Itinerary Highlights

Perfect for pelagic fish and shark action. Dives are challenging and require experienced divers. Due to the remoteness, these sites are mainly an exclusivity to liveaboards, you wont have a daily boat in sight! This is a world class route

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Brothers The Brother Islands: The Big Brother and the Little Brother are two small remote islands in the middle of the Red Sea. They offer world-class diving experience and only accessible by liveaboards, which make them available for just the fortunate few. The two brothers are only 5 minutes apart with about 12 dive sites around them, including two wreck dives; Numidia & Aida (not for recreational divers). Little Brother: This tiny island is known to be one of the best dive sites in the world. The scenery is breathtaking, with some of the most healthy, dense and vibrant soft and hard corals. The plateau at 40 meters is known to be one of the best sites in Egypt for shark diving. Grey reef sharks and silvertips are regulars in the area. Hammerheads can be spotted too, but they often stay in the deep. Marine life is abundant on this site, appearances from schools of barracuda, sharks and dogtooth tuna are frequent here. Big Brother: The big sibling is full of life and action. Many sharks patrol the south-east point of the island. Oceanic white tip and grey reef sharks, are regulars on this site. On a lucky day, you can spot thresher sharks. That is not to say that the Big Brother is only a shark spot. The walls are beautifully covered by colourful and dense soft and hard corals. The population of the Red Sea reefs' fish on this site is astonishing, and manta rays sighting is not uncommon. The big brother also hosts two unique wrecks; Numidia and Aida.

Elphinstone Elphinstone has a diverse and healthy marine life, beautiful landscape and plenty of action. Sharks, big pelagics, schooling fish, healthy reefs, the dramatic walls and drift dives are to name a few. All this makes Elphinestone one of the most famous dive sites in the Southern Red Sea and the world. This wreck-shaped reef is 12 KMs offshore of Marsa Alam and is 375 meters in length. The northern and southern tips have a generous 100 meters wide plateaus. They range between 20-40 meters in-depth and covered with astonishing soft corals, huge gorgonians and colourful sea whips. At the Northern Plateau reef, sharks are a common sighting. Soft corals, herds of redtooth triggerfish, hunting giant trevally and great barracudas are a regular sight on this side. Hammerhead sharks are not a common thing in Elphinestone, though, if you see them here it would be at the Northern Plateau. The Southern Plateau hosts a healthy population of oceanic whitetip sharks. We say that this shark is the mascot of diving in the Southern Red Sea. It's a distinguished and curious shark that is most of the time accompanied by pilot fish. People from all over the world come to the south of the Red Sea to experience close encounters with the oceanic whitetip (Carcharhinus longimanus). There is plenty and colourful life on this reef from the very big to the tiniest of creatures.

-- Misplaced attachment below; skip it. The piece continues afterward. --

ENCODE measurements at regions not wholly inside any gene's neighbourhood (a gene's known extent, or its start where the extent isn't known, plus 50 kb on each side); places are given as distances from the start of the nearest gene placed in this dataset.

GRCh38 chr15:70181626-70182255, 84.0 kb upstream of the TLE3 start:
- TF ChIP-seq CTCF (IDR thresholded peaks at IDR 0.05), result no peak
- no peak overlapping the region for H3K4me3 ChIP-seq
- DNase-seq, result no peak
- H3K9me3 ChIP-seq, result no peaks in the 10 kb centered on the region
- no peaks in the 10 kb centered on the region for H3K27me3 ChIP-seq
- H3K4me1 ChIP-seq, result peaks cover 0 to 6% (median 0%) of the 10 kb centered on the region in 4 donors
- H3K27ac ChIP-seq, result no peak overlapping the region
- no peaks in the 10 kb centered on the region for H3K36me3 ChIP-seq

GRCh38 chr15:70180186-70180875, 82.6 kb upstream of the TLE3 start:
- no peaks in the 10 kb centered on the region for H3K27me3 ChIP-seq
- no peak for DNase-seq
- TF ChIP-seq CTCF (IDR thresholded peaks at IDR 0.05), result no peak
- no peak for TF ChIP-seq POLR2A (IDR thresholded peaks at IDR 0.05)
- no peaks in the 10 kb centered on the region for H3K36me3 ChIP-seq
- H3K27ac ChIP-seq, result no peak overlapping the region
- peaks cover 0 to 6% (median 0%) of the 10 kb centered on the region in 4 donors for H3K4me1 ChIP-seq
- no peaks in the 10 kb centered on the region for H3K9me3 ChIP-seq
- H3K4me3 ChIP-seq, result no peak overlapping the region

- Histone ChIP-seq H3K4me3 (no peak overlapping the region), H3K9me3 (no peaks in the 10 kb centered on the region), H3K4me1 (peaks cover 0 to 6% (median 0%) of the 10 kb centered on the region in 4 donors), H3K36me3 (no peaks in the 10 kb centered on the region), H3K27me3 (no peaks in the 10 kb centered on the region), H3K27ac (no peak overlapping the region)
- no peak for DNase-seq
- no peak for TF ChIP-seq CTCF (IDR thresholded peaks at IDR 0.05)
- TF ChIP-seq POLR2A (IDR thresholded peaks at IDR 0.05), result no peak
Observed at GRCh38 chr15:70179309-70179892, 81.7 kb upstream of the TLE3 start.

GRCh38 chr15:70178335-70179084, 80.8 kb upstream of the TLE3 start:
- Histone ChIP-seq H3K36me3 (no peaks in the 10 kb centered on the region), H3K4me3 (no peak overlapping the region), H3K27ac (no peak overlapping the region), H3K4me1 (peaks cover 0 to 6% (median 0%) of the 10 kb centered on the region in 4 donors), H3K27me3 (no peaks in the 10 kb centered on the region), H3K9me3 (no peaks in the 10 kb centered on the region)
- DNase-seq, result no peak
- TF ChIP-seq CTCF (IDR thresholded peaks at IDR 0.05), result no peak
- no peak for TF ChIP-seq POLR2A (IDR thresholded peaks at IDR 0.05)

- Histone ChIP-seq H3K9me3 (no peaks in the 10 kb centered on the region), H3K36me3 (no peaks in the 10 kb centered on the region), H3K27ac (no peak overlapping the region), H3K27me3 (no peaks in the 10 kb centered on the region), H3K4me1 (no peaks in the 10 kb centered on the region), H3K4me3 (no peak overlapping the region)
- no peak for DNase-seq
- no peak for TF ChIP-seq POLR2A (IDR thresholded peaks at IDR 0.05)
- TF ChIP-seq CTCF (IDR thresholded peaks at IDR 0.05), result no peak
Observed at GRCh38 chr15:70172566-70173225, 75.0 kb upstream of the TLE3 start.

Daedalus Reef Daedalus Reefs (also known as Abu Kizan) are still in top condition. Thanks to the location of the site being a marine park, remote and only accessible to liveaboards. This pristine reef lies 80 KMs offshore of Marsa Alam and is distinct by the British built lighthouse. In summer months, expect to see schooling scalloped hammerheads, manta rays, oceanic whitetips, big trevallies and tunas, as well as silky sharks, can always be passing by in the blue. The overall underwater scenery is spectacular with great drift dives across the walls that are densely decorated with sea fans, soft and hard corals. The reef and walls quality compares to these of the Little Brother. Even if you are just after shark and pelagic action, visiting the anemones field is mandatory, you won't be disappointed.

Route Program

  • check Please be aware that the schedule will vary depending on weather, other logistical or force majeure conditions.
  • check Night dives are prohibited at all marine park islands.

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